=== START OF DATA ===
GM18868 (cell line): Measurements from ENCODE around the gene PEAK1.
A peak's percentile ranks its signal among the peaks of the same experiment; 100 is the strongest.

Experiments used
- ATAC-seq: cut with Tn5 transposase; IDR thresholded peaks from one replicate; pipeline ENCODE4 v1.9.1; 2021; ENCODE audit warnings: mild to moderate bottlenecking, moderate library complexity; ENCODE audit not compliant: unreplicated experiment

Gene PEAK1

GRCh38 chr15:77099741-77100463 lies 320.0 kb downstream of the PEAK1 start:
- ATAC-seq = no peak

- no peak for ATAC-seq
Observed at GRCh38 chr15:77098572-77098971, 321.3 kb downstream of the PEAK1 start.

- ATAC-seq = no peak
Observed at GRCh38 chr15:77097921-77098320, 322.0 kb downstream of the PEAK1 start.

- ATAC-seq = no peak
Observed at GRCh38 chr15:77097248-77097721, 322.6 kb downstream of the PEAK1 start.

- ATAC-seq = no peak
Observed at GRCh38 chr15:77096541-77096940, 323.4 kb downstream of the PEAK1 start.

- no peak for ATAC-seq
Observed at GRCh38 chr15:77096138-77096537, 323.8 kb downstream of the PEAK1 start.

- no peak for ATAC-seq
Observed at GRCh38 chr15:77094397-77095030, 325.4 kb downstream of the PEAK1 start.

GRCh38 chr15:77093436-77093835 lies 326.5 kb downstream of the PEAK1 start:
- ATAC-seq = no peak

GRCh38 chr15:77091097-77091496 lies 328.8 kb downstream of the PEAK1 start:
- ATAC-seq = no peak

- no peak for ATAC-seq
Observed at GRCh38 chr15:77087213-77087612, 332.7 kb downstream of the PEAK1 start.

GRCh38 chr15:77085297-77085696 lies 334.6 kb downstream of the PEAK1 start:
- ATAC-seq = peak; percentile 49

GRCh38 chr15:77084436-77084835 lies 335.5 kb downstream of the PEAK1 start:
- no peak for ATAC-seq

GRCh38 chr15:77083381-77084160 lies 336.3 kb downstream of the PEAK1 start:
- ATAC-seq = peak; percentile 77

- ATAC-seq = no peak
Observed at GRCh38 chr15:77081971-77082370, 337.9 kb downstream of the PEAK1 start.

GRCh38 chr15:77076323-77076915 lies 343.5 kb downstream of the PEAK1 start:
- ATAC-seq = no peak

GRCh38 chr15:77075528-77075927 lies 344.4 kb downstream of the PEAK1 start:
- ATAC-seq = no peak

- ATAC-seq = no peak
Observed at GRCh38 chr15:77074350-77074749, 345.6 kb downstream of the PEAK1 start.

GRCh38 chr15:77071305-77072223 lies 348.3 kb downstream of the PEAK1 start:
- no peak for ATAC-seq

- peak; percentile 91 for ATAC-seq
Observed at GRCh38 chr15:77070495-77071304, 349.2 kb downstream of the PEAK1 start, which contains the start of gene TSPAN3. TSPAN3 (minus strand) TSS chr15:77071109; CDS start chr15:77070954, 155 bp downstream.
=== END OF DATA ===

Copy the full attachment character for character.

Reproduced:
GM18868 (cell line): Measurements from ENCODE around the gene PEAK1.
A peak's percentile ranks its signal among the peaks of the same experiment; 100 is the strongest.

Experiments used
- ATAC-seq: cut with Tn5 transposase; IDR thresholded peaks from one replicate; pipeline ENCODE4 v1.9.1; 2021; ENCODE audit warnings: mild to moderate bottlenecking, moderate library complexity; ENCODE audit not compliant: unreplicated experiment

Gene PEAK1

GRCh38 chr15:77099741-77100463 lies 320.0 kb downstream of the PEAK1 start:
- ATAC-seq = no peak

- no peak for ATAC-seq
Observed at GRCh38 chr15:77098572-77098971, 321.3 kb downstream of the PEAK1 start.

- ATAC-seq = no peak
Observed at GRCh38 chr15:77097921-77098320, 322.0 kb downstream of the PEAK1 start.

- ATAC-seq = no peak
Observed at GRCh38 chr15:77097248-77097721, 322.6 kb downstream of the PEAK1 start.

- ATAC-seq = no peak
Observed at GRCh38 chr15:77096541-77096940, 323.4 kb downstream of the PEAK1 start.

- no peak for ATAC-seq
Observed at GRCh38 chr15:77096138-77096537, 323.8 kb downstream of the PEAK1 start.

- no peak for ATAC-seq
Observed at GRCh38 chr15:77094397-77095030, 325.4 kb downstream of the PEAK1 start.

GRCh38 chr15:77093436-77093835 lies 326.5 kb downstream of the PEAK1 start:
- ATAC-seq = no peak

GRCh38 chr15:77091097-77091496 lies 328.8 kb downstream of the PEAK1 start:
- ATAC-seq = no peak

- no peak for ATAC-seq
Observed at GRCh38 chr15:77087213-77087612, 332.7 kb downstream of the PEAK1 start.

GRCh38 chr15:77085297-77085696 lies 334.6 kb downstream of the PEAK1 start:
- ATAC-seq = peak; percentile 49

GRCh38 chr15:77084436-77084835 lies 335.5 kb downstream of the PEAK1 start:
- no peak for ATAC-seq

GRCh38 chr15:77083381-77084160 lies 336.3 kb downstream of the PEAK1 start:
- ATAC-seq = peak; percentile 77

- ATAC-seq = no peak
Observed at GRCh38 chr15:77081971-77082370, 337.9 kb downstream of the PEAK1 start.

GRCh38 chr15:77076323-77076915 lies 343.5 kb downstream of the PEAK1 start:
- ATAC-seq = no peak

GRCh38 chr15:77075528-77075927 lies 344.4 kb downstream of the PEAK1 start:
- ATAC-seq = no peak

- ATAC-seq = no peak
Observed at GRCh38 chr15:77074350-77074749, 345.6 kb downstream of the PEAK1 start.

GRCh38 chr15:77071305-77072223 lies 348.3 kb downstream of the PEAK1 start:
- no peak for ATAC-seq

- peak; percentile 91 for ATAC-seq
Observed at GRCh38 chr15:77070495-77071304, 349.2 kb downstream of the PEAK1 start, which contains the start of gene TSPAN3. TSPAN3 (minus strand) TSS chr15:77071109; CDS start chr15:77070954, 155 bp downstream.